Robert Dundas of Arniston frame

Fig 5 - Robert Dundas of Arniston by Archibald Skirving, 1800-1, pastel, 106.1 x 65.4 cm (The Dundas-Bekker Family)
Detail showing curve in inside edge of frame to suit bowed shape of glass.

It is interesting to note that the Robert Dundas of Arniston frame's inside edge is adapted to accommodate the glass (see fig. 5). The glass has a discrepancy common to the broad glass method of production, the manufacturing technique which entailed flattening the sheet of glass from a cylindrical shape. The inside sight edge is wider at the corners than in the centre, in order to fit the bowed shape of the front of the glass. Slight ripples are visible in the glass.

The evidence would indicate that works were framed and glazed in the studio before going to the patron, so that Skirving would have inevitably played a decisive role in the choice of frames. A large number of works mentioned in the inventories by George Watson and William Bruce, completed on Skirving's death, are listed as "framed and glazed". These inventories are shown in the exhibition along with the original bill from the Edinburgh firm of carvers and gilders, Chalmers and Son, which spans the years 1814 to 1818. Chalmers' bill shows that they supplied Skirving with London crown glass and plate glass. Crown glass would only have been used on the smaller works as panes were cut from discs spun to a maximum diameter of four feet. William Chalmers was first listed in the Post Office Directories in 1799 as a 'picture framer and gilder' with his son, Thomas, later joining him in partnership. Their workshops and warerooms were situated on the High Street, in Edinburgh's Old Town, with their prominent business continuing into the 1840s.

There are three non-gilt frames in the exhibition which can be positively linked with Chalmers. Where the frames surrounding Raeburn's work were exclusively gilt, as seen in the Raeburn exhibition held in 1997, the frames on Skirving's work include differing woods. The survival of the framer's bill documents his use of varying wood types.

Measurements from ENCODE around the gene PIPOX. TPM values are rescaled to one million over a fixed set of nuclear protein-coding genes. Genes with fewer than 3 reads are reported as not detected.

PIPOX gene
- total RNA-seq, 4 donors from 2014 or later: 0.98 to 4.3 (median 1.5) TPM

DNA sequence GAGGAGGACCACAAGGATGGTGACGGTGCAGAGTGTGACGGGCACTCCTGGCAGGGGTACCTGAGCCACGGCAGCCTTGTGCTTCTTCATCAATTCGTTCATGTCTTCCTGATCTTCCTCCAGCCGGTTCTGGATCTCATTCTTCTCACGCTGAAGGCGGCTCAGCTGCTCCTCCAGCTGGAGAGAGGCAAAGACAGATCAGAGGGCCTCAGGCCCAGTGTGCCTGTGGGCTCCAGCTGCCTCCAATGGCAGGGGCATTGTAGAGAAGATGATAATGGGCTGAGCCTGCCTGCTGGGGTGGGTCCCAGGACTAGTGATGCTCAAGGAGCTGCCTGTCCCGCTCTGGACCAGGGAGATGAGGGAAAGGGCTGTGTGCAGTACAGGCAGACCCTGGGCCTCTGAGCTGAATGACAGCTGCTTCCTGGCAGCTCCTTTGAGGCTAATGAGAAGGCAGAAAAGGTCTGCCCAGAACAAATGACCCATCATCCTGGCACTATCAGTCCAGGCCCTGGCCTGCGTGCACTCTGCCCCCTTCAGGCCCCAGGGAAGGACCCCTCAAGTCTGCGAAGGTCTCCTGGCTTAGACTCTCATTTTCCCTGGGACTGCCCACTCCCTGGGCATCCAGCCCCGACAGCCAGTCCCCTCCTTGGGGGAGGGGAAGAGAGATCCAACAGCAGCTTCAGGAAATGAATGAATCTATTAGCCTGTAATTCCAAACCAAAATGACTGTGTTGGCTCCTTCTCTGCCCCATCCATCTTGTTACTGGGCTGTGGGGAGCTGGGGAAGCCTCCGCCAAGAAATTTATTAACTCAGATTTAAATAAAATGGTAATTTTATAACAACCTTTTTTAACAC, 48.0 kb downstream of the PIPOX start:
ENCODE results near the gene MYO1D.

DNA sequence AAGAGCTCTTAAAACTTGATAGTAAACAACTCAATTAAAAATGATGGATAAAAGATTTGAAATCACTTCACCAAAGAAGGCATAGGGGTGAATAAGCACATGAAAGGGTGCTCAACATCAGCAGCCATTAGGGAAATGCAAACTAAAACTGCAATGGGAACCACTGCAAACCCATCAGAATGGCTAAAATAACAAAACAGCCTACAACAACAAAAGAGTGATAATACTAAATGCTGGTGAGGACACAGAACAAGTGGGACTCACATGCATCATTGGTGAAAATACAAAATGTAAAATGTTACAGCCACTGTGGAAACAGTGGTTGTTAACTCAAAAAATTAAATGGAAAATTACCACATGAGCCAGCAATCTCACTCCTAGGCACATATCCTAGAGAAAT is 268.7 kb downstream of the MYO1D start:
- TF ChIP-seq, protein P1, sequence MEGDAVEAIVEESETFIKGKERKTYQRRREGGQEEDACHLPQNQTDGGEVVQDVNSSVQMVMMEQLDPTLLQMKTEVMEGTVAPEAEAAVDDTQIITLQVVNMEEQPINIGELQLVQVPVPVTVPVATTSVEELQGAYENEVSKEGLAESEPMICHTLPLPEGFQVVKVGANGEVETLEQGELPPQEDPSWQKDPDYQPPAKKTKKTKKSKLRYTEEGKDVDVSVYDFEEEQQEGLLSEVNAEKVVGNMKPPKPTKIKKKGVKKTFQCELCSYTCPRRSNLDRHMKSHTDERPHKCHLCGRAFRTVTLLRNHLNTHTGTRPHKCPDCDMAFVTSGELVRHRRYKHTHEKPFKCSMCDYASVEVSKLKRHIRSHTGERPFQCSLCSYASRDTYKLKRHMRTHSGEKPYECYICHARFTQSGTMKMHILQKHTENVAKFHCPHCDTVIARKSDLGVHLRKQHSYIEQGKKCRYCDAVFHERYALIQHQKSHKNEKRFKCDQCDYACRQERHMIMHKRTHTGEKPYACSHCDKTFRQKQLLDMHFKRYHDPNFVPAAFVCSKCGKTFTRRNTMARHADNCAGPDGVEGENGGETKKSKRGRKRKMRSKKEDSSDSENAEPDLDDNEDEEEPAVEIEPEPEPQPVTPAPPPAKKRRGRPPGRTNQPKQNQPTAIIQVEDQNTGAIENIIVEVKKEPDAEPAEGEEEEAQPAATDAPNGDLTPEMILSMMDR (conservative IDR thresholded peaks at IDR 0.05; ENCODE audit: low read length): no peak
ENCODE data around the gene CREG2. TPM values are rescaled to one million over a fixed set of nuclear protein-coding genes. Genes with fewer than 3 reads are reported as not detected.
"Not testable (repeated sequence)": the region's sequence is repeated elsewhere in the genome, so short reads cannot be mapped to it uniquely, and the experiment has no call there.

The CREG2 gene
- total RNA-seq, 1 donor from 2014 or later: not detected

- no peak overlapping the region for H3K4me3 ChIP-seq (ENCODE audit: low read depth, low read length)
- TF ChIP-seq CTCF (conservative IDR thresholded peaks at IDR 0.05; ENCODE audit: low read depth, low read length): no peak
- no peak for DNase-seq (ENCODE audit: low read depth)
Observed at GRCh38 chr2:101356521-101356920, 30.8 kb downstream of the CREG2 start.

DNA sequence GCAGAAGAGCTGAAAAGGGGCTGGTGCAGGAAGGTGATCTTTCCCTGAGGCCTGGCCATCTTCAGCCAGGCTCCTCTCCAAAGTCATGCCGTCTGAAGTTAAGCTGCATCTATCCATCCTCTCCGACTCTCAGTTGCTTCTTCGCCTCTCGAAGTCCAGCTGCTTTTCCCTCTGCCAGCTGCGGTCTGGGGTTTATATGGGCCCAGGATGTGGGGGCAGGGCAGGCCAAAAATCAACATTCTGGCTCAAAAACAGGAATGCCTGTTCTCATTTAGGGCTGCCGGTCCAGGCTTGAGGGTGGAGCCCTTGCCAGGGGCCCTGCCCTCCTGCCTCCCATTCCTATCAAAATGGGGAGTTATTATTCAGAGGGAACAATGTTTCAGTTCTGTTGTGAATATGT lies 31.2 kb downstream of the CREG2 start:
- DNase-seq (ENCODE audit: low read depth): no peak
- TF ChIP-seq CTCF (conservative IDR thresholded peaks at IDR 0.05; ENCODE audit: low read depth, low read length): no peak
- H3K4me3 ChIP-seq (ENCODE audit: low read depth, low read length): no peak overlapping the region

Captain Robert Skirving frame

Fig. 6 - Captain Robert Skirving by Andrew Geddes, 1813, oil on panel, 66 x 45 cm (Scottish National Portrait Gallery).

The first to be discussed is Captain Robert Skirving of Croys of 1813 by Andrew Geddes (fig. 6), an oil on panel, which has an oak carcass and backboard (visible on the reverse) and walnut veneer on the front with a plain gilt sight edge. The walnut veneered flat has a solid walnut moulding attached to the outer edge and the sight edge is most likely replaced. This picture is documented in the Chalmers accounts under the entry of 4 April 1818, " To an oak frame for a Portrait of his brother by Geddes - and pasting a Board on the face for backing " and is priced at five shillings. However, the frame front is not oak, and it remains to be established if the later entry of 21 September is applicable, " To a walnut Tree & Gold frame - 9 feet 9 Inches at 4/- per foot ". This walnut frame cost £1 19 shillings. There are numerous listings for frames " Brown and Gold ", in addition to a " Mahogany and Gold " frame at three shillings per foot.